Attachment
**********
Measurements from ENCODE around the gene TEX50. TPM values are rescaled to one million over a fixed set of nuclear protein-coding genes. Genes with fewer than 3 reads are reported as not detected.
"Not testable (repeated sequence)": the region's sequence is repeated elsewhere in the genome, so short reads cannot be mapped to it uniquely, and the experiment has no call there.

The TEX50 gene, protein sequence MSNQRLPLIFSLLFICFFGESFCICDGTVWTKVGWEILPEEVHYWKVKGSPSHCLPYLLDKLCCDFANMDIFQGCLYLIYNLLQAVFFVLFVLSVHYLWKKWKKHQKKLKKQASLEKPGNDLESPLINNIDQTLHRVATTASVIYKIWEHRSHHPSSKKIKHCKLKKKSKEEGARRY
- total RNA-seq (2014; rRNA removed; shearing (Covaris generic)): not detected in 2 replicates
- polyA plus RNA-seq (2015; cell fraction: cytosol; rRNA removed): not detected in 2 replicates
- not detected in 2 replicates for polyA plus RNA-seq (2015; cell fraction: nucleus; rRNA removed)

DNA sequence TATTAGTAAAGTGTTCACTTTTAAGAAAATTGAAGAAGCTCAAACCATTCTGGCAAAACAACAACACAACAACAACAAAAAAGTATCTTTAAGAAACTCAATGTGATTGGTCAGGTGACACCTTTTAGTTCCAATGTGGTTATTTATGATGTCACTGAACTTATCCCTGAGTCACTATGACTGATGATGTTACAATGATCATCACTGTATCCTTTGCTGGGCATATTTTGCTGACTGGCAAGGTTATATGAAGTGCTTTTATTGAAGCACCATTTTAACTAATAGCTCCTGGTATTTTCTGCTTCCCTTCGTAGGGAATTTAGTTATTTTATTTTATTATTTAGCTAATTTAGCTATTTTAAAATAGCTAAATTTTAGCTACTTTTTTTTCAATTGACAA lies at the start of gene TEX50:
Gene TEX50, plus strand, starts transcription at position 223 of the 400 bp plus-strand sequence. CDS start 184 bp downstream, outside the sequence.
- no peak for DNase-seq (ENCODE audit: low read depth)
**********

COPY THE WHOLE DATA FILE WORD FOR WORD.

Measurements from ENCODE around the gene TEX50. TPM values are rescaled to one million over a fixed set of nuclear protein-coding genes. Genes with fewer than 3 reads are reported as not detected.
"Not testable (repeated sequence)": the region's sequence is repeated elsewhere in the genome, so short reads cannot be mapped to it uniquely, and the experiment has no call there.

The TEX50 gene, protein sequence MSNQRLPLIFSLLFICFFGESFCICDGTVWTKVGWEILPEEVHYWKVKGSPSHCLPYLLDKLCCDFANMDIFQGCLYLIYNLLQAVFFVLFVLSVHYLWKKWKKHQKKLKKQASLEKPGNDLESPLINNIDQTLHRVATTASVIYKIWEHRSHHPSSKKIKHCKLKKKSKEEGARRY
- total RNA-seq (2014; rRNA removed; shearing (Covaris generic)): not detected in 2 replicates
- polyA plus RNA-seq (2015; cell fraction: cytosol; rRNA removed): not detected in 2 replicates
- not detected in 2 replicates for polyA plus RNA-seq (2015; cell fraction: nucleus; rRNA removed)

DNA sequence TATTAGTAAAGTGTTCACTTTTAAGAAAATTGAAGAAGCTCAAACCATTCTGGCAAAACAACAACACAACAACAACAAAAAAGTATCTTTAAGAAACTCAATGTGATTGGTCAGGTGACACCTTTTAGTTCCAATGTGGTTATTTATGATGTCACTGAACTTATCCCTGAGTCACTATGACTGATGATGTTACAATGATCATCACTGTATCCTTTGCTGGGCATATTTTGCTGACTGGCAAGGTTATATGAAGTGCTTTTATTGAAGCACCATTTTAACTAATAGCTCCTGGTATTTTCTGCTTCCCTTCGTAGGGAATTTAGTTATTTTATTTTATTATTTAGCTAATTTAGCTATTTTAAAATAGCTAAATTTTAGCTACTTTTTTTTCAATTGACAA lies at the start of gene TEX50:
Gene TEX50, plus strand, starts transcription at position 223 of the 400 bp plus-strand sequence. CDS start 184 bp downstream, outside the sequence.
- no peak for DNase-seq (ENCODE audit: low read depth)